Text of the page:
Intravenous tramadol: effects, nociceptive properties, and pharmacokinetics in horses
Article first published online: 15 OCT 2009
© 2009 The Authors. Journal compilation © 2009 Association of Veterinary Anaesthetists
Veterinary Anaesthesia and Analgesia
Volume 36, Issue 6, pages 581–590, November 2009
How to Cite
Dhanjal, J. K., Wilson, D. V., Robinson, E., Tobin, T. T. and Dirokulu, L. (2009), Intravenous tramadol: effects, nociceptive properties, and pharmacokinetics in horses. Veterinary Anaesthesia and Analgesia, 36: 581–590. doi: 10.1111/j.1467-2995.2009.00492.x
- Issue published online: 15 OCT 2009
- Article first published online: 15 OCT 2009
- Received 24 July 2008; accepted 31 December 2008.
Vol. 39, Issue 6, 610, Article first published online: 5 OCT 2012
Objective To determine the optimal dose, serum concentrations and analgesic effects of intravenous (IV) tramadol in the horse.
Study design Two-phase blinded, randomized, prospective crossover trial.
Animals Seven horses (median age 22.5 years and mean weight 565 kg).
Methods Horses were treated every 20 minutes with incremental doses of tramadol HCl (0.1–1.6 mg kg−1) or with saline. Heart rate, respiratory rate, step frequency, head height, and sweating, trembling, borborygmus and head nodding scores were recorded before and up to 6 hours after treatment. In a second study, hoof withdrawal and skin twitch reflex latencies (HWRL and STRL) to a thermal stimulus were determined 5 and 30 minutes, and 1, 2, 4 and 6 hours after bolus IV tramadol (2.0 mg kg−1) or vehicle. Blood samples were taken to determine pharmacokinetics.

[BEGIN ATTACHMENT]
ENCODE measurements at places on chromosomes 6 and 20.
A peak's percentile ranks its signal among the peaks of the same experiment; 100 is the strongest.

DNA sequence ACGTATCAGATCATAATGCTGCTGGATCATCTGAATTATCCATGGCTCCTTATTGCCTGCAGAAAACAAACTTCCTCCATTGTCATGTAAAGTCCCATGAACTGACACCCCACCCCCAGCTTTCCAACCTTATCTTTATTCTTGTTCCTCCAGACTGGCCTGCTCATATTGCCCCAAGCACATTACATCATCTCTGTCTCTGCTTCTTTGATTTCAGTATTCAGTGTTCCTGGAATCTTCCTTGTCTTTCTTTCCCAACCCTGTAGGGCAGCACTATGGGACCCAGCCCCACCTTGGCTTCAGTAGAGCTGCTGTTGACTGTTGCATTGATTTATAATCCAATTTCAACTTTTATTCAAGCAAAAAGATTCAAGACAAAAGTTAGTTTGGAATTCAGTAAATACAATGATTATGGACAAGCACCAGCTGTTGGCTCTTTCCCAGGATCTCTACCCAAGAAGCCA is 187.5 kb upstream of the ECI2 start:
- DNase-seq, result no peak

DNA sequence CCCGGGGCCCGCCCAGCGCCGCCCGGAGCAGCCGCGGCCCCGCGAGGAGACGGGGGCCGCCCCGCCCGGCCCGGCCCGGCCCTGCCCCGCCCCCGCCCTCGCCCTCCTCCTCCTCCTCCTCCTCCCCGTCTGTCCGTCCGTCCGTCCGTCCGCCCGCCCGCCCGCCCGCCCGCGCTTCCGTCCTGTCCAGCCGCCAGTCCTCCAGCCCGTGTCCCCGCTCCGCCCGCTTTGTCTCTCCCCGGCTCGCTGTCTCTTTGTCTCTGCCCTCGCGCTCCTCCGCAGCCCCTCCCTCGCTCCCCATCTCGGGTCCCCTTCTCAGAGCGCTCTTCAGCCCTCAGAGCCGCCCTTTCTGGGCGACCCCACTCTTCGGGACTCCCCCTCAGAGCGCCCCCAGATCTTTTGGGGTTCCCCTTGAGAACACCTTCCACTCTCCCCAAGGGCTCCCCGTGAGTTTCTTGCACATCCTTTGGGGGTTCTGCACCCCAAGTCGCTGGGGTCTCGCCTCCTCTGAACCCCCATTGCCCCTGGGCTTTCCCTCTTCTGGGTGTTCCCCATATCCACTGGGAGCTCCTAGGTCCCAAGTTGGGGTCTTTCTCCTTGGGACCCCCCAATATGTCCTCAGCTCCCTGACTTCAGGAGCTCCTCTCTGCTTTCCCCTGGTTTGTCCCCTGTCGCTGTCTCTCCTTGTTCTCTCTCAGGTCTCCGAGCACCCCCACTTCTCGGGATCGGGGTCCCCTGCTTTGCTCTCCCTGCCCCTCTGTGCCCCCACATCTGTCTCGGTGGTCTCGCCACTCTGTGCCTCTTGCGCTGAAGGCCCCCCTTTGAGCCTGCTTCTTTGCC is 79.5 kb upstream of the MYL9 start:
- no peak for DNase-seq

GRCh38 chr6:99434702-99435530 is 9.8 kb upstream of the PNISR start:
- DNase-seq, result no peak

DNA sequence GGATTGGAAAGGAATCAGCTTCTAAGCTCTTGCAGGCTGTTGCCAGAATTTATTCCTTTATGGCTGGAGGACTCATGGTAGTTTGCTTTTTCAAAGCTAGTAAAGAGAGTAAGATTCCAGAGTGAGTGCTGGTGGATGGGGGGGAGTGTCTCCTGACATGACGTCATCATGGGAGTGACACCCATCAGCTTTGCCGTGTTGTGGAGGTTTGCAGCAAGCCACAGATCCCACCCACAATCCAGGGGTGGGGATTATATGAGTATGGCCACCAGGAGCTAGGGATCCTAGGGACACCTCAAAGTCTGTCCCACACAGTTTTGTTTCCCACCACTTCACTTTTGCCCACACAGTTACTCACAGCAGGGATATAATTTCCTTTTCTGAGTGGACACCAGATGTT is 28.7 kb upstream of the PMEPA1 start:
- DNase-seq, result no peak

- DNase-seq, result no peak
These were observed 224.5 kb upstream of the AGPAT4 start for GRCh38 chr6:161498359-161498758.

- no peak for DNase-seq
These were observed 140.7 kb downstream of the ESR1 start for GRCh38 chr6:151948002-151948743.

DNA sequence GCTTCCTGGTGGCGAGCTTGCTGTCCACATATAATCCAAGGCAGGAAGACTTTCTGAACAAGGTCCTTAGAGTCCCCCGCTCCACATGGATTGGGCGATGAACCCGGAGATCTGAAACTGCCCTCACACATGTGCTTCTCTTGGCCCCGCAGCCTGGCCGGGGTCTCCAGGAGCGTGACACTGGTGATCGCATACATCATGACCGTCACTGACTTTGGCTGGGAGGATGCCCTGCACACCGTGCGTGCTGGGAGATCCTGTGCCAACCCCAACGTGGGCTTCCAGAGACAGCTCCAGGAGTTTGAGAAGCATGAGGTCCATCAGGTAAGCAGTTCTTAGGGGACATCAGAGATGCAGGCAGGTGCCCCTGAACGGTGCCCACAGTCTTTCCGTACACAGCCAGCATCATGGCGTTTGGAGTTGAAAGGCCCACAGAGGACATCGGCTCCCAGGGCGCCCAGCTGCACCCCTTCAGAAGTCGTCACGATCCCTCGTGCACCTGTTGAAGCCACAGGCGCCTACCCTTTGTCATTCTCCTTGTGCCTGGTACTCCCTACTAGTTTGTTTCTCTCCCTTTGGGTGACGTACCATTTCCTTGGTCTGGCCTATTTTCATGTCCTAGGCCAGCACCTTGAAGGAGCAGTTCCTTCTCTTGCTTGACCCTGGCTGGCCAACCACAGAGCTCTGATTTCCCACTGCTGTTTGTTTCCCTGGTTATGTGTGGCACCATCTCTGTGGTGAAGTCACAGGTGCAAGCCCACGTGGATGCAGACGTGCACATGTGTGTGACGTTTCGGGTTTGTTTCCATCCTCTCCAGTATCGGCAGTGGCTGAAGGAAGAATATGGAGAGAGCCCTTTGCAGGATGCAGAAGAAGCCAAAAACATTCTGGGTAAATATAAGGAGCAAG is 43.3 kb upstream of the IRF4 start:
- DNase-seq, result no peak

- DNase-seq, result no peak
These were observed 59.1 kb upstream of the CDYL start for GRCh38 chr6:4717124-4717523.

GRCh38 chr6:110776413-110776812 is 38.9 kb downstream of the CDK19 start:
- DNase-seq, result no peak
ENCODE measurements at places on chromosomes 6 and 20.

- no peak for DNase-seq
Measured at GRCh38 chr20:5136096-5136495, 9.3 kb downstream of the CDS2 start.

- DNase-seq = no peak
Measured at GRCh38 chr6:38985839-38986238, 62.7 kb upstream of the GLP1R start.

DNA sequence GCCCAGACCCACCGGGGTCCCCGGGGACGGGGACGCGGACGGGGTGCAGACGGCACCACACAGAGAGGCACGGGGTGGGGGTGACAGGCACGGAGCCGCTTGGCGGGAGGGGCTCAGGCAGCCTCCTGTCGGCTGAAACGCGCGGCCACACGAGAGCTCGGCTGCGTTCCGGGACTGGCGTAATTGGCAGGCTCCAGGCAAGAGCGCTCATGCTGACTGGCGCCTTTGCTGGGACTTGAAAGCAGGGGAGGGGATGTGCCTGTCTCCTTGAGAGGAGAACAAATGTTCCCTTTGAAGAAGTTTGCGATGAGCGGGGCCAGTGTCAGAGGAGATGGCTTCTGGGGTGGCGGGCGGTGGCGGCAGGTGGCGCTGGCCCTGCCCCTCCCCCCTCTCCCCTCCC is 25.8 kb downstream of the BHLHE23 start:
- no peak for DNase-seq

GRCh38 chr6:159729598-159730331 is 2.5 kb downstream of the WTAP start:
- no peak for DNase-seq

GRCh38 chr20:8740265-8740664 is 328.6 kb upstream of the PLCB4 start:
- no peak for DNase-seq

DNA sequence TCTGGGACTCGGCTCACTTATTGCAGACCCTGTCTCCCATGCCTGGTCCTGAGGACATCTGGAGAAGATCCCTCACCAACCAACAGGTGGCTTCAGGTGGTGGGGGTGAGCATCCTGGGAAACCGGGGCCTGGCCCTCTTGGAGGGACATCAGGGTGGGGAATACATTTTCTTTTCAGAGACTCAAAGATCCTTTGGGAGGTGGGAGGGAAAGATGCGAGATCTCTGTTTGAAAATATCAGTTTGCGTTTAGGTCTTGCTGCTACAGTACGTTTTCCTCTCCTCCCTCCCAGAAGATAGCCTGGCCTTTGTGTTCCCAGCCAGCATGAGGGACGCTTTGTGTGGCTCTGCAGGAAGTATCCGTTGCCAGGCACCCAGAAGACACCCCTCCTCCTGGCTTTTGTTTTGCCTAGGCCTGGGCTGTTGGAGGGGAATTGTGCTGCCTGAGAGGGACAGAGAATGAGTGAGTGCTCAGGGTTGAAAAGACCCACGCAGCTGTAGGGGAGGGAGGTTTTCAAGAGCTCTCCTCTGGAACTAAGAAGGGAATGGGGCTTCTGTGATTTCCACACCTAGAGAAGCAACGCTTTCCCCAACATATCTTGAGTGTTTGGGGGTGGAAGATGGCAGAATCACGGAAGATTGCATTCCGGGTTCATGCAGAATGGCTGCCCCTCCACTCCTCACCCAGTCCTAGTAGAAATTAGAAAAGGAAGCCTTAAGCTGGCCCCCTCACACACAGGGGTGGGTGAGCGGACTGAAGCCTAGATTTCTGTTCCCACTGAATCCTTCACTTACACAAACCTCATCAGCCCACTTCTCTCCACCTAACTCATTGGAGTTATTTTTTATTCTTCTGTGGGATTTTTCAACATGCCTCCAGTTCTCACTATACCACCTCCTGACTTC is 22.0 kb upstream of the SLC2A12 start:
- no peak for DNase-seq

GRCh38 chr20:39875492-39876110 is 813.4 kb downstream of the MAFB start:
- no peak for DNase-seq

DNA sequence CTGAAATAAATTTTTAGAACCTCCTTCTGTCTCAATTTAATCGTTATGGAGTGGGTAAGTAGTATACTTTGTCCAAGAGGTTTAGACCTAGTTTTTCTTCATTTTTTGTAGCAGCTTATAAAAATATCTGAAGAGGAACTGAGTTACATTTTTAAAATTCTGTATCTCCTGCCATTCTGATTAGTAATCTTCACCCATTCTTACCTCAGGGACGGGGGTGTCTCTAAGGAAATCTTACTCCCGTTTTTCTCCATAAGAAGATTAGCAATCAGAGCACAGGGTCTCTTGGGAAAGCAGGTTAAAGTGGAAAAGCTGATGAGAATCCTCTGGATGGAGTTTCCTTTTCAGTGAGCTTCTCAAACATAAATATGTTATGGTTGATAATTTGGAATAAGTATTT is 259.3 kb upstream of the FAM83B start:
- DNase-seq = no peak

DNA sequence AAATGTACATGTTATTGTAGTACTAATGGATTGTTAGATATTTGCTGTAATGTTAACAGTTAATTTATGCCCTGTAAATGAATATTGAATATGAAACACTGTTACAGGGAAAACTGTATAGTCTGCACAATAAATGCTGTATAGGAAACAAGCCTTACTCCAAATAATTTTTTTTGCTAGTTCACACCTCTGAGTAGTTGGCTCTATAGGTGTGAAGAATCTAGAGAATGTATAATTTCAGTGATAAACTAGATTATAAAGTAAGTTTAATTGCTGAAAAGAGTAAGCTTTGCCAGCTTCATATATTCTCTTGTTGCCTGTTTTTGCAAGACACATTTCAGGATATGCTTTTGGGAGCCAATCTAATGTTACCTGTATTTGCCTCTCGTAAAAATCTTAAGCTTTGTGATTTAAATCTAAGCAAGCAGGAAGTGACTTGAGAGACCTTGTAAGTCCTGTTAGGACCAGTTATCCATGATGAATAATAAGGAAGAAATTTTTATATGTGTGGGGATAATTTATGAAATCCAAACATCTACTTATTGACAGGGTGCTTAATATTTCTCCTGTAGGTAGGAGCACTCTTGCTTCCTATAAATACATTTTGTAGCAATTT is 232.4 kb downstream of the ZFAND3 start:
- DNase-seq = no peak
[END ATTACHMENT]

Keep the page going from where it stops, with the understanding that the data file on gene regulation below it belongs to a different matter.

Results Compared to saline, tramadol caused no change in heart rate, step frequency or sweating score. Respiratory rate, head height, and head nodding and trembling scores were transiently but significantly increased and borborygmus score was decreased by high doses of tramadol. Following cumulative IV administration of 3.1 mg kg−1 and bolus IV administration of 2 mg kg−1, the elimination half-life of tramadol was 1.91 ± 0.33 and 2.1 ± 0.9 hours, respectively. Baseline HWRL and STRL were 4.16 ± 1.0 and 3.06 ± 0.99 seconds, respectively, and were not significantly prolonged by tramadol.
Conclusion and clinical relevance IV tramadol at cumulative doses of up to 3.1 mg kg−1 produced minimal transient side effects but 2.0 mg kg−1 did not provide analgesia, as determined by response to a thermal nociceptive stimulus.